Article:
Local Relative Donates Artifacts of Frank Lloyd Wright's Father and Family
IOWA CITY – The father of one of the world's most celebrated architects is emerging as a legend in his own Wright.
Recently, William C. Wright's great-great-granddaughter Mary Catherine Rogers of Cedar Rapids brought him out of the shadow cast by his son, Frank Lloyd Wright, by donating a rare daguerreotype of the elder Wright to the State Historical Society of Iowa. She also donated several images of the elder Wright's daughter, Elizabeth, and other family members.
"We are deeply honored and grateful for this generous donation," said Susan Kloewer, administrator of the State Historical Society of Iowa. "Most people know about the work of Frank Lloyd Wright, and now we are able to preserve and share the wonderful story of his father's life and work."
The elder Wright (1825-1904) was a minister, lawyer, musician and composer who wrote and published songs for piano and organ. In addition to his compositions, he taught music and wrote books about piano method, organ technique and vocal production.
Rogers' donation strengthens the State Historical Society's collection of Wright-related materials. Her mother, Hope Rogers, donated a family memoir and photo album in the 1970s, and the elder Wright's sheet music in 1984. Recently, David Patterson – an expert on 19th-century music – used the sheet music to create a CD of the elder Wright's music called "The Music of William C. Wright: Solo Piano and Vocal Works, 1847-1893."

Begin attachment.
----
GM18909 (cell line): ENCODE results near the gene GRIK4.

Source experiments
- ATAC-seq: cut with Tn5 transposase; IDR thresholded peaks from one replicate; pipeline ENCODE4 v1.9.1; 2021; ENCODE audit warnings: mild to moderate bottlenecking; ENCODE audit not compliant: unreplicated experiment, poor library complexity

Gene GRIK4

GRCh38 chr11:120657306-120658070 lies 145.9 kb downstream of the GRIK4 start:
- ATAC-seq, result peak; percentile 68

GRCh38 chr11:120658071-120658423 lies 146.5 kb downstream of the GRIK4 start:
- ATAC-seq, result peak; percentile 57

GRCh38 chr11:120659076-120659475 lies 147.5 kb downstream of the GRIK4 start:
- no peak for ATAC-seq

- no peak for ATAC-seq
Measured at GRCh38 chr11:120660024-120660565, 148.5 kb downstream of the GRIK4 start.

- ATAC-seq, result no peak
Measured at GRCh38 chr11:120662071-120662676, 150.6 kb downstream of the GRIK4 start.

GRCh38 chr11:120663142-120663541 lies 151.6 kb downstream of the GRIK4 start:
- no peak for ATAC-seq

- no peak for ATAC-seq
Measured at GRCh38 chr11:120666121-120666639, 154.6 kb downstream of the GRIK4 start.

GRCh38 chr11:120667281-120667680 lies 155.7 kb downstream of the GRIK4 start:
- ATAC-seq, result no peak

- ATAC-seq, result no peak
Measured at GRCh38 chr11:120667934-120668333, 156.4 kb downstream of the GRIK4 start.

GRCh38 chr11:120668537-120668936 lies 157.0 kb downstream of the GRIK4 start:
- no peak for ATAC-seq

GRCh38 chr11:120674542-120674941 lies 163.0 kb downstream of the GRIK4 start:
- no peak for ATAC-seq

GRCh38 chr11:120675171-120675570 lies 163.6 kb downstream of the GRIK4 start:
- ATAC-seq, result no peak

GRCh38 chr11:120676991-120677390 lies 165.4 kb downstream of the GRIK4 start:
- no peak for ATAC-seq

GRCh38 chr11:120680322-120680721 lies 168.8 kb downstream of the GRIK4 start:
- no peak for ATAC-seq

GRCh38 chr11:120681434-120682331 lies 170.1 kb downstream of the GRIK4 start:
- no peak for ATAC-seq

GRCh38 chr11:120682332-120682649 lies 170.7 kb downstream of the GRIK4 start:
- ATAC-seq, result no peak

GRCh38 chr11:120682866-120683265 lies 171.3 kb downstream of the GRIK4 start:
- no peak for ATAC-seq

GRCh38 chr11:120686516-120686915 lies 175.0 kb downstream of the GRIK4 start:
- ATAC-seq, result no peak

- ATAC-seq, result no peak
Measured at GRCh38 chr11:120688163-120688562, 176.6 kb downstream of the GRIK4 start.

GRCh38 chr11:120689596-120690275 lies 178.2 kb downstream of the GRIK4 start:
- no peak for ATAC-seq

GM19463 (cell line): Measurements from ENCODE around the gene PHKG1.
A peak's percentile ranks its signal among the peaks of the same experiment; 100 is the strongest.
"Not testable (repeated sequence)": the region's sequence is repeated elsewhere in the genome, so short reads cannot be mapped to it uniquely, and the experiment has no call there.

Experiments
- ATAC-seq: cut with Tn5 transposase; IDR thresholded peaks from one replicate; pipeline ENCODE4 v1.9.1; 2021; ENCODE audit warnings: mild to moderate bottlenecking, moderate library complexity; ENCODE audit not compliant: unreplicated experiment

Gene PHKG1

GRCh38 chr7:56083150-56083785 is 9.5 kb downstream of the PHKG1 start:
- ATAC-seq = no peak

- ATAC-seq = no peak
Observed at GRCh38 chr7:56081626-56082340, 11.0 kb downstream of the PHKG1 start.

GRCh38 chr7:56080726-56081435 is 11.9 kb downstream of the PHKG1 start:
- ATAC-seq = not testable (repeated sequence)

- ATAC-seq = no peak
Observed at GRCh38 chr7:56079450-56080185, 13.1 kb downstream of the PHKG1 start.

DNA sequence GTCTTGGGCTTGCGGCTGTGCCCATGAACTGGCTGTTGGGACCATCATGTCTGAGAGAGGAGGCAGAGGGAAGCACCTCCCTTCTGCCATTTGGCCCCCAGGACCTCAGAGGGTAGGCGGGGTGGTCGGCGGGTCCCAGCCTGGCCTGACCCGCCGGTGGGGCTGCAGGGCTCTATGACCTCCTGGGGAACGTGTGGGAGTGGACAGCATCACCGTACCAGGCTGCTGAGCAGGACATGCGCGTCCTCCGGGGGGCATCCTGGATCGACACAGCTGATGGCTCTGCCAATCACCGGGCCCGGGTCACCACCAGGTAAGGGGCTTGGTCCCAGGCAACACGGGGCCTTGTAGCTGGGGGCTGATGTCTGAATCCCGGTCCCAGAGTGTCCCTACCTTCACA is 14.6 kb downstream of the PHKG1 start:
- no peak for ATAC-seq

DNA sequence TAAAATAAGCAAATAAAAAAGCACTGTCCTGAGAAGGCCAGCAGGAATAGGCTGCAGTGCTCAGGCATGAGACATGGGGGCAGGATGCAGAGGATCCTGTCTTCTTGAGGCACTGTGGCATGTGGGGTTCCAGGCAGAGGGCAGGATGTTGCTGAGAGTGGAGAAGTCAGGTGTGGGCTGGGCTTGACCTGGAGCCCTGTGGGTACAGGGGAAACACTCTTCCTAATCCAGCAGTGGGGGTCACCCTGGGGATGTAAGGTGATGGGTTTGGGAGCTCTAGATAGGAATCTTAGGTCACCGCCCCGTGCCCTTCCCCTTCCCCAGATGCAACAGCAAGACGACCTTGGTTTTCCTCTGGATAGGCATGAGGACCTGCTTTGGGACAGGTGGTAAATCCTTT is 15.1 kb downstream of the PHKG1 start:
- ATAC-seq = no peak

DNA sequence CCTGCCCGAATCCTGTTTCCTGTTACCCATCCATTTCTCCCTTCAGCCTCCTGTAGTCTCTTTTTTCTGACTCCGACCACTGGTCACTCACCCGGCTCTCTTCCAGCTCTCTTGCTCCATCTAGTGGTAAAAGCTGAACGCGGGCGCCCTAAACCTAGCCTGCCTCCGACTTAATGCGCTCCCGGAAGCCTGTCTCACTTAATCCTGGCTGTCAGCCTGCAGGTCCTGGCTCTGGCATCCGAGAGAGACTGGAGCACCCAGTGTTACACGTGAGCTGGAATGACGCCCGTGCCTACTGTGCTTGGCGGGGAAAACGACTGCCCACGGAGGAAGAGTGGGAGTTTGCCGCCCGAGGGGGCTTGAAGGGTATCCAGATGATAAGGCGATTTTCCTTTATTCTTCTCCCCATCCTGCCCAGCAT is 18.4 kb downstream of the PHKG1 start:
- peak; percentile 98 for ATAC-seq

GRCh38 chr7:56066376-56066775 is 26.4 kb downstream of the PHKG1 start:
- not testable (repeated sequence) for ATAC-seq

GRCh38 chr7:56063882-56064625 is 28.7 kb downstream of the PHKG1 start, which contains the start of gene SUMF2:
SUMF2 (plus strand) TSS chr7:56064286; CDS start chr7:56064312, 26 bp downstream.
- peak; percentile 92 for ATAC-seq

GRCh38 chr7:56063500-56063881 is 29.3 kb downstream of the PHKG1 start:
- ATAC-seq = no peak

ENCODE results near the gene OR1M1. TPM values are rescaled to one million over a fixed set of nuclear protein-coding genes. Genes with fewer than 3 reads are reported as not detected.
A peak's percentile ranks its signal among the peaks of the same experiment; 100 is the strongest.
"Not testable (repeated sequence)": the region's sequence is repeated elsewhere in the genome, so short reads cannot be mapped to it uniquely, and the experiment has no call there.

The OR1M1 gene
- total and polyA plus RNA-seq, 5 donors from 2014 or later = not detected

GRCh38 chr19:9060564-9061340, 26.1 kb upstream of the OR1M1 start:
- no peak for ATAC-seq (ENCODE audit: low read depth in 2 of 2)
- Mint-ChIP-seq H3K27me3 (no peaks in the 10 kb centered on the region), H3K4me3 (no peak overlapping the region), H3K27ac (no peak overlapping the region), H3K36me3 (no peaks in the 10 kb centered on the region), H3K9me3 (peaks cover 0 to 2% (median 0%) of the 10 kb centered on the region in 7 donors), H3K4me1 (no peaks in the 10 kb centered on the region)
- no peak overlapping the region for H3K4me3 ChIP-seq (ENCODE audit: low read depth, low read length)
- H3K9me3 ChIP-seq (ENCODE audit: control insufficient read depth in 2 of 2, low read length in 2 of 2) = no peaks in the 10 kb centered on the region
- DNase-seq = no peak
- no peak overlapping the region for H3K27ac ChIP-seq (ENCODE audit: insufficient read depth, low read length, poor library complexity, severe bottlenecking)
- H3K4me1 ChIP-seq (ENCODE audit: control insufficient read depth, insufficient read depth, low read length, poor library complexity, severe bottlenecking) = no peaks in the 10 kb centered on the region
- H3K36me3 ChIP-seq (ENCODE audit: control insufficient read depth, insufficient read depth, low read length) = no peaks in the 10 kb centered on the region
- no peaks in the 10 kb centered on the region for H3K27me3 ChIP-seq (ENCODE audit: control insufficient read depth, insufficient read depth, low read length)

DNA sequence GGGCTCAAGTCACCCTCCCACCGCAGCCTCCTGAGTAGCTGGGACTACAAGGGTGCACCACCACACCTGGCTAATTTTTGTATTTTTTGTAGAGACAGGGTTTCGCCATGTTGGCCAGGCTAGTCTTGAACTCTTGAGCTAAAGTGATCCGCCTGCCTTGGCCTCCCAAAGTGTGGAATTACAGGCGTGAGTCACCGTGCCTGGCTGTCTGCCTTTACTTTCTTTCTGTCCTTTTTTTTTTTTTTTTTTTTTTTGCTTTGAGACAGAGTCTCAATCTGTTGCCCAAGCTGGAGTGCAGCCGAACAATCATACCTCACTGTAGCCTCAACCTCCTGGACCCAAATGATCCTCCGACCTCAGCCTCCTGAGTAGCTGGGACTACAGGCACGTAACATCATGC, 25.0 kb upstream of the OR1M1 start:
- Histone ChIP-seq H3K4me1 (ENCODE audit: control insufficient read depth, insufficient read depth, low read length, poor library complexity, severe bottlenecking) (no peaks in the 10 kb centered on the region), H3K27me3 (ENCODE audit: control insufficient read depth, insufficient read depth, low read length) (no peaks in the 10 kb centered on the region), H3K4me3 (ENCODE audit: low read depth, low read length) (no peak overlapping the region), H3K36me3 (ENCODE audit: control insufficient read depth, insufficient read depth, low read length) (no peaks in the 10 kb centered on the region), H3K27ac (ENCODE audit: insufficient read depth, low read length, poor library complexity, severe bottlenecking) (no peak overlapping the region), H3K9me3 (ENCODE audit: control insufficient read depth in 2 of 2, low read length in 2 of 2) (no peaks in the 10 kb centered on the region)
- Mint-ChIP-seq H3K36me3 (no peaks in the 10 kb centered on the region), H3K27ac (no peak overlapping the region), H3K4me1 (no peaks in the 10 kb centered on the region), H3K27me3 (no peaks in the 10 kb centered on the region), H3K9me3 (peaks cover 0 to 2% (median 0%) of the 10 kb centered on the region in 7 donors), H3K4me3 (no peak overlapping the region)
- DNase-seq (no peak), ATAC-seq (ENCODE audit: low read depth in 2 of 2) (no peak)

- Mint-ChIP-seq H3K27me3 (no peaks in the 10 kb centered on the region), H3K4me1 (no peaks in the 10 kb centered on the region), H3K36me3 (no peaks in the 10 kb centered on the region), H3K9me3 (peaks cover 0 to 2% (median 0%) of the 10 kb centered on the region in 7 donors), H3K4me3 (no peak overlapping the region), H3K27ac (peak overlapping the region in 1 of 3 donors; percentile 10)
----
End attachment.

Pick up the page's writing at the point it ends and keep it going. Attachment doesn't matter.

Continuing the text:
Frank Lloyd Wright (1867-1959) was born in Wisconsin and became a chief assistant to Louis Sullivan, the great American architect known as "the father of skyscrapers." He later founded his own architectural firm and inspired a style known as the Prairie School, which featured nature-inspired designs. During his career, he created some of the most iconic homes and commercial buildings in the world, including Taliesin in Spring Green, Wisc.; Falling Water in Pittsburgh, Penn.; and the Guggenheim Museum in New York.
The Iowa Department of Cultural Affairs and its three divisions – the Iowa Arts Council, Produce Iowa - State Office of Media Production and the State Historical Society of Iowa – empower Iowa to build and sustain culturally vibrant communities by connecting Iowans to the people, places and points of pride that define our state. The department’s work enables Iowa to be recognized as a state that fosters creativity and serves as a catalyst for innovation where the stories of Iowa are preserved and communicated to connect past, present and future generations.